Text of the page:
Injured podocytes lose differentiation markers. Therefore, the true identity of severely injured podocytes remains unverified. A transgenic mouse model equipped with a podocyte-selective injury induction system was established. After induction of podocyte injury, mice rapidly developed glomerulosclerosis, with downregulation of podocyte marker proteins. Proliferating epithelial cells accumulated within Bowman's space, as seen in collapsing glomerulosclerosis. In this study, the fate of injured podocytes was pursued. Utilizing Cre-loxP recombination, the podocyte lineage was genetically labeled with lacZ in an irreversible manner. After podocyte injury, the number of lacZ-labeled cells, which were often negative for synaptopodin, progressively declined, correlating with glomerular damage. Parietal epithelial cells, but not lacZ-labeled podocytes, avidly proliferated. The cells proliferating within Bowman's capsule and, occasionally, on the outer surface of the glomerular basement membrane were lacZ-negative. Thus, when podocytes are severely injured, proliferating parietal epithelial cells migrate onto the visceral site, thereby mimicking proliferating podocytes.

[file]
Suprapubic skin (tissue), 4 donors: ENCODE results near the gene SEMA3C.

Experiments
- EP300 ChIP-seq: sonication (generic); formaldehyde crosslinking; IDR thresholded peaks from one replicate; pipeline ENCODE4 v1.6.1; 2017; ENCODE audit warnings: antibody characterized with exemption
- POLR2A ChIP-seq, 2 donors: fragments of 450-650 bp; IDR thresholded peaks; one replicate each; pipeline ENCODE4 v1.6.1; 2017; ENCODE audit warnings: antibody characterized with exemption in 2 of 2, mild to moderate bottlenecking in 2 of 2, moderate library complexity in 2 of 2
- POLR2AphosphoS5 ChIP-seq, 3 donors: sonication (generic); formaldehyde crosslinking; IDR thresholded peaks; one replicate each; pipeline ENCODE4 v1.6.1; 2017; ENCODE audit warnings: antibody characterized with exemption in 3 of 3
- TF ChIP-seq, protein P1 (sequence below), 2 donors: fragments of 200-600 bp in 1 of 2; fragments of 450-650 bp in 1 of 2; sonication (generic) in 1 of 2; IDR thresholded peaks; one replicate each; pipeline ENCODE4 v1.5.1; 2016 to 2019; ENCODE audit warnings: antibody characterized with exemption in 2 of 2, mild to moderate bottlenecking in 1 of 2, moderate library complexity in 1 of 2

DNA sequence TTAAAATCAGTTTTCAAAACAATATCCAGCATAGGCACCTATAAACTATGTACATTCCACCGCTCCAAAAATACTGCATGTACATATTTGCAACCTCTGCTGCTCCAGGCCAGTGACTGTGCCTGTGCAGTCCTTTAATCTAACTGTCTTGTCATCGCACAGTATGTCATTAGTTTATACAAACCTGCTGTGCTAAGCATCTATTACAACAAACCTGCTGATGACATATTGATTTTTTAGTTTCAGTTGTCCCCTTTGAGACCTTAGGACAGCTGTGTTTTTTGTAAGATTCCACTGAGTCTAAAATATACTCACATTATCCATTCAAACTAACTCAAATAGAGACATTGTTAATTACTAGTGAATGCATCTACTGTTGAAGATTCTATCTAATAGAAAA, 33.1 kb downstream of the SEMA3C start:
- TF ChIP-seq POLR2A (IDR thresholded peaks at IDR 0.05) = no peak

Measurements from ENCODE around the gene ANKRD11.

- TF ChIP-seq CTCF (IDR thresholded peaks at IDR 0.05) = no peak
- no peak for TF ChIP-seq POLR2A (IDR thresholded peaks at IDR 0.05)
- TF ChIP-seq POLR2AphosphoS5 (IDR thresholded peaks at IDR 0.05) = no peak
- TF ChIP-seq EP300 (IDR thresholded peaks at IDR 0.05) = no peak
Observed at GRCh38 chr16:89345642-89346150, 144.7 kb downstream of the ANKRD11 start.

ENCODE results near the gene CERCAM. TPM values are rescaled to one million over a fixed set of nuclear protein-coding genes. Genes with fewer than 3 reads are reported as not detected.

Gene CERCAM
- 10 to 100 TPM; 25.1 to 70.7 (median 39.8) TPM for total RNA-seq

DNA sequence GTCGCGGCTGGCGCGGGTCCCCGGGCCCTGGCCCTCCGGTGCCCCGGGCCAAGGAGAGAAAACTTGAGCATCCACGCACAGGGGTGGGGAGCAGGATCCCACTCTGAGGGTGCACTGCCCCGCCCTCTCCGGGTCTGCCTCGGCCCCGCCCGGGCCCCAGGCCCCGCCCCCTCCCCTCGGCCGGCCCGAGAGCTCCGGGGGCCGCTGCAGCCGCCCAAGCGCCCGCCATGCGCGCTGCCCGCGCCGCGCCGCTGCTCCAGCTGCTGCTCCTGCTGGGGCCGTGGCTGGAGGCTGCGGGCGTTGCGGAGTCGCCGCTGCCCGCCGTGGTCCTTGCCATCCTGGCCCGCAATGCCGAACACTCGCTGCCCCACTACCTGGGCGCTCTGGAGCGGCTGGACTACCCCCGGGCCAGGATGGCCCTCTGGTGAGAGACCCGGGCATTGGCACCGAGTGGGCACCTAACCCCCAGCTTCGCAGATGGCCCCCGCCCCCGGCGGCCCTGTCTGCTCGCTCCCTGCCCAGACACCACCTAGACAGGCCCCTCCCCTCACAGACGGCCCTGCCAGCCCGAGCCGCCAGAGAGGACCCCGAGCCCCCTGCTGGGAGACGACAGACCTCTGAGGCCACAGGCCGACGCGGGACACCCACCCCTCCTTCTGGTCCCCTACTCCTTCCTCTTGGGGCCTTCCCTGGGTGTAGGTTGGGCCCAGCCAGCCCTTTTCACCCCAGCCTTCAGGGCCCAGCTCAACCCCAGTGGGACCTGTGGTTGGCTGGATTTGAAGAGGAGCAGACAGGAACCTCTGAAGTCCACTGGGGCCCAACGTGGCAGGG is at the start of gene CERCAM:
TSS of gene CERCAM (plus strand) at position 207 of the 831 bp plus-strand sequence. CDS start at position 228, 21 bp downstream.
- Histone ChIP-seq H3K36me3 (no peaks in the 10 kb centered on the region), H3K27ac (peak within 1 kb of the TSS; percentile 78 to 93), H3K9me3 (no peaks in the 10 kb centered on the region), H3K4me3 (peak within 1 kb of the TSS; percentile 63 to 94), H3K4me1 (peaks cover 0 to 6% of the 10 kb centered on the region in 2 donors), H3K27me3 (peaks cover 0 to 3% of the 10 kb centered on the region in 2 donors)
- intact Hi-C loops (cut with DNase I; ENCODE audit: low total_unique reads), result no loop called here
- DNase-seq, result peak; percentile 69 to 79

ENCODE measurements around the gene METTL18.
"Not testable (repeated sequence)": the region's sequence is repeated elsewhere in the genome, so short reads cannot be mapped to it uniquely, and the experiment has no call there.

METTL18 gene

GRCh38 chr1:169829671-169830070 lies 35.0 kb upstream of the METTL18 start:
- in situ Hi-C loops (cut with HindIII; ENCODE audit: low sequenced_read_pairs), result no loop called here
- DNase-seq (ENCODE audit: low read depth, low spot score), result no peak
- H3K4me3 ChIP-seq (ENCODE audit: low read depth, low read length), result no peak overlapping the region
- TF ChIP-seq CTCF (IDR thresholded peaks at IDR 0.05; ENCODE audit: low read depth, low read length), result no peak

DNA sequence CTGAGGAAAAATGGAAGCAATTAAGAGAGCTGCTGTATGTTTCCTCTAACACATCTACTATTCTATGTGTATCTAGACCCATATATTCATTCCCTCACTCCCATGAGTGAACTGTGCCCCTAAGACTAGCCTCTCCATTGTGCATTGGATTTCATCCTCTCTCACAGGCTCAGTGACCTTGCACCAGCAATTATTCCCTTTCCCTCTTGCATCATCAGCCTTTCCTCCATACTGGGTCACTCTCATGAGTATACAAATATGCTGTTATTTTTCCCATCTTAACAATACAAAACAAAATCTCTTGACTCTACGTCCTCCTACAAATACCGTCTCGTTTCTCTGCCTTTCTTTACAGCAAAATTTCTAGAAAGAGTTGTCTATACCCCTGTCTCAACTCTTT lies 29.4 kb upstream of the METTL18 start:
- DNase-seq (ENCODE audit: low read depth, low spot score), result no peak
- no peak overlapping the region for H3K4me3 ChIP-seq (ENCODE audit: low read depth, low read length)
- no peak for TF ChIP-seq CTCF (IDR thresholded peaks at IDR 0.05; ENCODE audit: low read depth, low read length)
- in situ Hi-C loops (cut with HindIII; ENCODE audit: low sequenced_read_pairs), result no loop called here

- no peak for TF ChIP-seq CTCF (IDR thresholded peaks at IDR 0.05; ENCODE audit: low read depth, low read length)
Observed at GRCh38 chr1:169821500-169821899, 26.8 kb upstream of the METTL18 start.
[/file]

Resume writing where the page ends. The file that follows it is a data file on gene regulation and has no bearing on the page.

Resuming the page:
A hallmark of smooth muscle cell (SMC) phenotypic switching in atherosclerotic lesions is suppression of SMC differentiation marker gene expression. Yet little is known regarding the molecular mechanisms that control this process. Here we show that transcription of the SMC differentiation marker gene SM22alpha is reduced in atherosclerotic lesions and identify a cis regulatory element in the SM22alpha promoter required for this process. Transgenic mice carrying the SM22alpha promoter-beta-galactosidase (beta-gal) reporter transgene were crossed to apolipoprotein E (ApoE)-/- mice. Cells of the fibrous cap, intima, and underlying media showed complete loss of beta-gal activity in advanced atherosclerotic lesions. Of major significance, mutation of a G/C-rich cis element in the SM22alpha promoter prevented the decrease in SM22alpha promoter-beta-gal reporter transgene expression, including in cells that compose the fibrous cap of the lesion and in medial cells in proximity to the lesion. To begin to assess mechanisms whereby the G/C repressor element mediates suppression of SM22alpha in atherosclerosis, we tested the hypothesis that effects may be mediated by platelet-derived growth factor (PDGF)-BB-induced increases in the G/C binding transcription factor Sp1. Consistent with this hypothesis, results of studies in cultured SMCs showed that: (1) PDGF-BB increased expression of Sp1; (2) PDGF-BB and Sp1 profoundly suppressed SM22alpha promoter activity as well as smooth muscle myosin heavy chain promoter activity through mechanisms that were at least partially dependent on the G/C cis element; and (3) a short interfering RNA to Sp1 increased basal expression and attenuated PDGF-BB induced suppression of SM22alpha. Together, these results support a model whereby a G/C repressor element within the SM22alpha promoter mediates transcriptional repression of this gene within phenotypically modulated SMCs in experimental atherosclerosis and provide indirect evidence implicating PDGF-BB and Sp1 as possible mediators of these effects.